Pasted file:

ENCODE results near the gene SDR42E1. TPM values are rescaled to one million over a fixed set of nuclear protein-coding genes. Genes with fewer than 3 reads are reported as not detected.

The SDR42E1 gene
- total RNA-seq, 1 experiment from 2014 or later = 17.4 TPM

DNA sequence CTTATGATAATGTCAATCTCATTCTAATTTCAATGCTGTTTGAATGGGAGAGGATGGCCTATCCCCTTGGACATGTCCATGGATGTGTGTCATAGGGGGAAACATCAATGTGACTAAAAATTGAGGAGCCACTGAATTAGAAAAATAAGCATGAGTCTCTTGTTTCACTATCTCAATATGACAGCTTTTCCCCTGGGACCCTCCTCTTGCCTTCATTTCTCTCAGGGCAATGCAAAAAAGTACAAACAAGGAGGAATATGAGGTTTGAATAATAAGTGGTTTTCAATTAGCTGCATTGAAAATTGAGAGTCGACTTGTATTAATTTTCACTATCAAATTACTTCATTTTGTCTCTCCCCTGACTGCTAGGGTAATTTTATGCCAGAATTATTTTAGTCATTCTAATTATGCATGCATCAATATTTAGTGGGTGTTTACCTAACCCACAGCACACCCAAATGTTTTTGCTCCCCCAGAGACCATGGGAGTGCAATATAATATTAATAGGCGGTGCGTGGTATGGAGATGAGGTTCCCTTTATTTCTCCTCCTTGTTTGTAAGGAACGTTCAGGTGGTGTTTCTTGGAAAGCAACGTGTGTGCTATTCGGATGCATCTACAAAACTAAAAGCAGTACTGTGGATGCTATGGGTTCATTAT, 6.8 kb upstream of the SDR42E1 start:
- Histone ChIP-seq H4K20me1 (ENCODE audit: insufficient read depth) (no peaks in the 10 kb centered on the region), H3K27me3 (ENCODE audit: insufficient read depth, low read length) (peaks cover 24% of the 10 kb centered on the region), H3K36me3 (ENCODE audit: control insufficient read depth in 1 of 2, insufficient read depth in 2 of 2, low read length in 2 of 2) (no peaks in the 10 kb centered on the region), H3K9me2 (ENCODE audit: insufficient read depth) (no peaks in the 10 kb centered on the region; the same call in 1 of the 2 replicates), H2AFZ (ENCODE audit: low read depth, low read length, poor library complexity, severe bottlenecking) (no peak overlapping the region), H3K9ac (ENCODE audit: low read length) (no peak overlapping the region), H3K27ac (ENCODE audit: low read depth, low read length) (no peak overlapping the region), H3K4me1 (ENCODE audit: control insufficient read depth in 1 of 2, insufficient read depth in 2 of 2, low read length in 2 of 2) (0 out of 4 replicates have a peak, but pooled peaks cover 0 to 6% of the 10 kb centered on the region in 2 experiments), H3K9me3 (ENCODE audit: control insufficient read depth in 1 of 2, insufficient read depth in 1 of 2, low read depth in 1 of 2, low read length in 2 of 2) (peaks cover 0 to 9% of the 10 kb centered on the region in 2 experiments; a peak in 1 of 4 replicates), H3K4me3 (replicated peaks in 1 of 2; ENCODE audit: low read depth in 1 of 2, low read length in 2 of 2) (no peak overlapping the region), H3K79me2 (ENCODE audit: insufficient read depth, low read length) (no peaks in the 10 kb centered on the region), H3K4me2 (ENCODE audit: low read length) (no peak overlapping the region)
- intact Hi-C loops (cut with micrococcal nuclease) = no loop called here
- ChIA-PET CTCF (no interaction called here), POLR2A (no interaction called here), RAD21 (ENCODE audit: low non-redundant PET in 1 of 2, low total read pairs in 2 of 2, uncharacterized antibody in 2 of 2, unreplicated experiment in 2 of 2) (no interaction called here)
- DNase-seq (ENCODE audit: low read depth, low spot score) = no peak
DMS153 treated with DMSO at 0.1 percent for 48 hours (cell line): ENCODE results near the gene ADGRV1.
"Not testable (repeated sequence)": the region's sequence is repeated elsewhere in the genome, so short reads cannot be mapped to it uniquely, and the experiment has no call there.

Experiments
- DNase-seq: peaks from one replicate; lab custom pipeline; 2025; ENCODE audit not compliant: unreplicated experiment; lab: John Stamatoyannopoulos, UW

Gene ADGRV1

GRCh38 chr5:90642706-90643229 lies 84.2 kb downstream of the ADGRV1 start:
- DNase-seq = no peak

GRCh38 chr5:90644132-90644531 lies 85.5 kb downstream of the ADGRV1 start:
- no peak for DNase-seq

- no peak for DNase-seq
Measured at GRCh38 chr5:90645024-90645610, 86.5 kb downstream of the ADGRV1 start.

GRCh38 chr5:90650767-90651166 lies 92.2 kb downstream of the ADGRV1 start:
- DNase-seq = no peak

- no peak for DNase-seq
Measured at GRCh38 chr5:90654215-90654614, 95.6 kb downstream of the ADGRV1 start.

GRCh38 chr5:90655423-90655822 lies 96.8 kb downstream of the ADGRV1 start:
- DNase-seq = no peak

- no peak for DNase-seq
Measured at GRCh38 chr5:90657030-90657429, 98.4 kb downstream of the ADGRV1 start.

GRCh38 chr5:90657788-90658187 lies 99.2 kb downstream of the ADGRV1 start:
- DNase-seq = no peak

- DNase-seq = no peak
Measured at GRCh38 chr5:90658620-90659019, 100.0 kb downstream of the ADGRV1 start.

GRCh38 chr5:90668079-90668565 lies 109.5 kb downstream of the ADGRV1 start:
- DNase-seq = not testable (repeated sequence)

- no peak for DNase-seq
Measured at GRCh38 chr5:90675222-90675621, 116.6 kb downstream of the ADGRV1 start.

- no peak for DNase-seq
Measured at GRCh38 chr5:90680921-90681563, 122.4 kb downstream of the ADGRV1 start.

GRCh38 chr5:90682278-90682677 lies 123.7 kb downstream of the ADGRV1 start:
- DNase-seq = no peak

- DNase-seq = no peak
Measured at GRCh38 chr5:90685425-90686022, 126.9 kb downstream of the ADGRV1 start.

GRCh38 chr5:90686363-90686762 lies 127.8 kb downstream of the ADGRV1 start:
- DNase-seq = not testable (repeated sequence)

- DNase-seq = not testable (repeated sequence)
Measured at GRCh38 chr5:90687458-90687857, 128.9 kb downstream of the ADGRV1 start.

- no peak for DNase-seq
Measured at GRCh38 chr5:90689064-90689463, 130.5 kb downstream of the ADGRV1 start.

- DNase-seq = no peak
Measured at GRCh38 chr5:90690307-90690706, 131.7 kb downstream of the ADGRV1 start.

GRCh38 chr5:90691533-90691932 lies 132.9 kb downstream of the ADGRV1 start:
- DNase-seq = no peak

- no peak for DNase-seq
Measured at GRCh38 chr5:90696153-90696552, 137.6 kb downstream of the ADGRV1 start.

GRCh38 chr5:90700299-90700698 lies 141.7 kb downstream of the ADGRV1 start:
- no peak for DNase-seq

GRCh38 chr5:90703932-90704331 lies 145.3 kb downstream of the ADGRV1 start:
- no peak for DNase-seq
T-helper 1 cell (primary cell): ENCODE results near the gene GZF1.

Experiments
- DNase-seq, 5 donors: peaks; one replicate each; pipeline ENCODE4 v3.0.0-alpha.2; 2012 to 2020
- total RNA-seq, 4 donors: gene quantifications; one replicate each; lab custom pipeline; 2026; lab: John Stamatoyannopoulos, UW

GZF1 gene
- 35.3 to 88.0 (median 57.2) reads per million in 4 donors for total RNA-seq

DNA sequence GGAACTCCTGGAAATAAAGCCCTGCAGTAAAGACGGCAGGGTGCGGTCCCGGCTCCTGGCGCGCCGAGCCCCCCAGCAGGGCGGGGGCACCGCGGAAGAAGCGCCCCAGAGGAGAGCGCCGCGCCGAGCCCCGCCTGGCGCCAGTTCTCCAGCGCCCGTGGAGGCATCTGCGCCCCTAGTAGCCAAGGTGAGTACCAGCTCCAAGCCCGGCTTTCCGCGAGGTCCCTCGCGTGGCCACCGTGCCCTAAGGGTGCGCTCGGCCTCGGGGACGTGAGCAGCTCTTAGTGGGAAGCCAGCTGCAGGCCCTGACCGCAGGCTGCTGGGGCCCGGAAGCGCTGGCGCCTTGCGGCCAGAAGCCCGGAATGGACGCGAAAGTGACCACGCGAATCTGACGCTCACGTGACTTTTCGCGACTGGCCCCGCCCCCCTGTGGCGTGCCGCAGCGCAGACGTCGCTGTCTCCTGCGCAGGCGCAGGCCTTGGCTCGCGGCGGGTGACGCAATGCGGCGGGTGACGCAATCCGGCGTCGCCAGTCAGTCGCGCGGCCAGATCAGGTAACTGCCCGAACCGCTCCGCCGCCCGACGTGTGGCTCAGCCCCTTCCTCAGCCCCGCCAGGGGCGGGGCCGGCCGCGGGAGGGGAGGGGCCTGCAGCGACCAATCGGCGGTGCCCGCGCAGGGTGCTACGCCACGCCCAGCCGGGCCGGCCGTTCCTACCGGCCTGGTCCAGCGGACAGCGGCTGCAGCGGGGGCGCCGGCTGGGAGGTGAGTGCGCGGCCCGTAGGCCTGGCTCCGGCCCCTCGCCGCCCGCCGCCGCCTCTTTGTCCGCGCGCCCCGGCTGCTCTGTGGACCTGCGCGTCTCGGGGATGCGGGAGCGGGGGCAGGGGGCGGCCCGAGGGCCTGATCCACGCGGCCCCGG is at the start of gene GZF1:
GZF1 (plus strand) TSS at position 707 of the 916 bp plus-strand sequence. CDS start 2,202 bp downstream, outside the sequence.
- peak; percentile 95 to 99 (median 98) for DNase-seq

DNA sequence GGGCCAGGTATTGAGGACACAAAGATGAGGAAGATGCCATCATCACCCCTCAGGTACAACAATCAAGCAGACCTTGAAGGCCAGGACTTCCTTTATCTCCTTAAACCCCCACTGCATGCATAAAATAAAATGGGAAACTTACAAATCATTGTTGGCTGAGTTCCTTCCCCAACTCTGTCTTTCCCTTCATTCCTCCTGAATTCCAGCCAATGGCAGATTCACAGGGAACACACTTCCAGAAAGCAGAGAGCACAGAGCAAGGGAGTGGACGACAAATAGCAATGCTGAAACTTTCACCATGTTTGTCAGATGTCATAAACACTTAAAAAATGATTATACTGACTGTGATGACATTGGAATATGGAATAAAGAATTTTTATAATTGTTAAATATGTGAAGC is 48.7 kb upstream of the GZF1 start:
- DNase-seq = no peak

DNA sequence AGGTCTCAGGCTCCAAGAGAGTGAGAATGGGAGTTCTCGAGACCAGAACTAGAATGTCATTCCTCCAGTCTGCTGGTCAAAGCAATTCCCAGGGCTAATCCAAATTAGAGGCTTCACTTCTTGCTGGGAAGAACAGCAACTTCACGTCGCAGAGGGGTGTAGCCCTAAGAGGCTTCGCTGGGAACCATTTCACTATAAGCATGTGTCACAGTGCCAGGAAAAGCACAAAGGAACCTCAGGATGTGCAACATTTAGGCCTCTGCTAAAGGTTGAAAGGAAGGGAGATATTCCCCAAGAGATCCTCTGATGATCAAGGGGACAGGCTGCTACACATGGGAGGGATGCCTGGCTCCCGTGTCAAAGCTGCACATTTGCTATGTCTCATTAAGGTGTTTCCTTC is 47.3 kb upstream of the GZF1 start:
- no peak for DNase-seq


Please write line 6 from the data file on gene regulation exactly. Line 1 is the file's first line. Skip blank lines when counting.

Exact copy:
- intact Hi-C loops (cut with micrococcal nuclease) = no loop called here